12. The reciprocating saw of claim 11, wherein the drive fork is coupled to the drive bushing via a plurality of pins.
Description
BACKGROUND

The application generally relates to a hand-held power tool and in particular to a reciprocating saw. More specifically, the application relates to a rotating spindle provided in a reciprocating saw.

A reciprocating saw is a power tool often used in the construction and home remodeling industries and may be used in a variety of cutting applications, including the cutting of wood, metal, plastics or any variety or combination of materials.

A typical reciprocating saw has a fixed blade attached to a shaft, specifically a reciprocating shaft that provides the saw with a reciprocating cutting motion. In order for a user of the reciprocating saw to change the cutting angle, the entire saw position must be changed. A system and/or method that allows a user to maximize the cutting reach of the saw and to more easily access confined and tight spaces is needed. A lightweight and ergonomically friendly reciprocating saw that is easy to change the position of the blade and/or to find a comfortable cutting position using the reciprocating saw is also needed.

A system and/or method that satisfies one or more of these needs or provides other advantageous features is desired. Other features and advantages will be made apparent from the present specification. The teachings disclosed extend to those embodiments that fall within the scope of the claims, regardless of whether they accomplish one or more of the aforementioned needs.

SUMMARY

A first embodiment of the innovation relates to a reciprocating saw including a first end, a working end opposite the first end, and a housing extending between the first end and the working end. A reciprocating shaft is supported within the housing and has a longitudinal axis. A locking mechanism is supported at the housing and is selectively moveable between a first position and a second position. When the locking mechanism is in the first position the reciprocating shaft is configured to substantially reciprocate relative to the housing but remain substantially rotationally fixed relative to the longitudinal axis of the reciprocating shaft. When the locking mechanism is in the second position, the reciprocating shaft is configured to substantially reciprocate relative to the housing and at the same time substantially rotate about the longitudinal axis of the reciprocating shaft independent of the housing.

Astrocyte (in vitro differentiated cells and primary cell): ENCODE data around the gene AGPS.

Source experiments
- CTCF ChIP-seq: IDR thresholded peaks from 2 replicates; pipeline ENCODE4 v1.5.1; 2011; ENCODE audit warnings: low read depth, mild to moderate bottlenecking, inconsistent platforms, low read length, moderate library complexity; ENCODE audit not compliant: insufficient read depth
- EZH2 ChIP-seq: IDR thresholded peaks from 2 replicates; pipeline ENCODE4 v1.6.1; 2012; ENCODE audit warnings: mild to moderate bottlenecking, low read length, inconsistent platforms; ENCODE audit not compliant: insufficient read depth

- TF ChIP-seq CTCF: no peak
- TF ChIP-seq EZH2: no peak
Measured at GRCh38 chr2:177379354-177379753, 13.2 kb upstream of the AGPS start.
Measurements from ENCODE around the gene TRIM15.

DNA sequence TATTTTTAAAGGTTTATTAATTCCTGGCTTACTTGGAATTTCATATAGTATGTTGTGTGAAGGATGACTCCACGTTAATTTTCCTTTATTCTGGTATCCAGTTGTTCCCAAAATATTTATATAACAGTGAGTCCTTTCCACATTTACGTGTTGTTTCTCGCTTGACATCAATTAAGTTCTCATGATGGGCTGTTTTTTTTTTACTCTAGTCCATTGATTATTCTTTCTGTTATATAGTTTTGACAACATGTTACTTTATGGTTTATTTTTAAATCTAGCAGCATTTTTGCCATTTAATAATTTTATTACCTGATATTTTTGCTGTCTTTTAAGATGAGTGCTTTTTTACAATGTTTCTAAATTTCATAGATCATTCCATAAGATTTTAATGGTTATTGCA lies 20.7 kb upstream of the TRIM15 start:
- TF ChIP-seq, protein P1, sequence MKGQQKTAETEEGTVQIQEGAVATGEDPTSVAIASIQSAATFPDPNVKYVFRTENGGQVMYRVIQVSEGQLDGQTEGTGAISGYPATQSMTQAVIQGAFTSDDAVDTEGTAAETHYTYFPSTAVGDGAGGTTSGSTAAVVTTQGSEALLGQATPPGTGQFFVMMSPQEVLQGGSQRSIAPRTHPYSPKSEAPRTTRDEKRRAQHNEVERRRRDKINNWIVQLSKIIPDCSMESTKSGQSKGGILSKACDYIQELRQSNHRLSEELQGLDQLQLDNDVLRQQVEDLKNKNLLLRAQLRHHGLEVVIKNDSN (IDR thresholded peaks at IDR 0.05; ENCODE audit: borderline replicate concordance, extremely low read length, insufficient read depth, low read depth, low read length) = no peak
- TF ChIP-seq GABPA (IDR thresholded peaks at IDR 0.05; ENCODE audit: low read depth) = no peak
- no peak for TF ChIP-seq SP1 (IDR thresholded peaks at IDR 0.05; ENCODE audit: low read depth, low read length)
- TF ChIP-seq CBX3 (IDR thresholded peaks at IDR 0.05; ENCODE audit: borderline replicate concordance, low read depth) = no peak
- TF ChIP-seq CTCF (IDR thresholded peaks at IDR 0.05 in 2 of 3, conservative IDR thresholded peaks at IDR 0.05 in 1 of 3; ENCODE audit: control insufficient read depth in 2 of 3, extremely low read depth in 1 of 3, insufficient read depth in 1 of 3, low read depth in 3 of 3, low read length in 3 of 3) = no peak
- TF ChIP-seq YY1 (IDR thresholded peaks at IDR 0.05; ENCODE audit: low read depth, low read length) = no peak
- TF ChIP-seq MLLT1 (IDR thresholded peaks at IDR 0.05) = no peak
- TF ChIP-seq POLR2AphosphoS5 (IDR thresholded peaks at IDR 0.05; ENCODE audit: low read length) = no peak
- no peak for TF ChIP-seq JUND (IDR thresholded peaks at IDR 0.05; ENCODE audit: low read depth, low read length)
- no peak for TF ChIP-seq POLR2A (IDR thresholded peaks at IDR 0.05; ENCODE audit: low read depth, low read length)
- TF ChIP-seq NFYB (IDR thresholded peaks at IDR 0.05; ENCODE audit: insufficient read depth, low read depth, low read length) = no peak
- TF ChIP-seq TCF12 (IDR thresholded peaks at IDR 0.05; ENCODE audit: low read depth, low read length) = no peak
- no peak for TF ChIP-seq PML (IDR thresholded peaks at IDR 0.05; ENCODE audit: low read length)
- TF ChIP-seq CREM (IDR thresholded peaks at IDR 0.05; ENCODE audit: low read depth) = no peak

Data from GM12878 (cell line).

Another embodiment of the innovation relates to a reciprocating saw including a housing and a reciprocating shaft supported within the housing. The reciprocating shaft has a longitudinal axis and a first end and a second end opposite the first end. A cutting blade is provided at the first end of the reciprocating shaft. A drive mechanism provided at a second end of the reciprocating shaft is configured to drive the reciprocating shaft in a substantially reciprocating motion relative to the housing while at the same time allowing the reciprocating shaft to substantially rotate about the longitudinal axis of the reciprocating shaft independent of the housing.

Another embodiment of the innovation relates to a method for allowing a scrolling cutting feature for a reciprocating saw. A housing is provided extending between a first end and a working end of the saw and a reciprocating shaft is provided and supported within the housing. The reciprocating shaft has a longitudinal axis and a first end provided at the working end of the saw and a second end opposite of the first end. A blade is provided at the first end of the reciprocating shaft. A driving mechanism is provided at the second end of the reciprocating shaft, the driving mechanism configured to drive the reciprocating shaft in a substantially reciprocating motion about the longitudinal axis of the reciprocating shaft relative the housing. A locking mechanism is provided and supported by the housing and selectively moveable between a first position and a second position. When the locking mechanism is in the first position the reciprocating shaft is configured to substantially reciprocate relative to the housing but remain substantially rotationally fixed relative to the longitudinal axis of the reciprocating shaft. When the locking mechanism is in the second position the reciprocating shaft is configured to substantially reciprocate relative to the housing and at the same time substantially rotate about the longitudinal axis of the reciprocating shaft independent of the housing.

Alternative exemplary embodiments relate to other features and combinations of features as may be generally recited in the claims.

BRIEF DESCRIPTION OF THE DRAWINGS

The application will become more fully understood from the following detailed description, taken in conjunction with the accompanying figures, wherein like reference numerals refer to like elements, in which:

FIG. 1 a is a perspective view of a reciprocating saw having a rotating spindle according an exemplary embodiment.

FIG. 1 b is another perspective view of the reciprocating saw shown in FIG. 1 a.

FIG. 2 a is a partial perspective view of the reciprocating saw shown in FIG. 1 a with the rotating spindle shown at a rotation position of 0.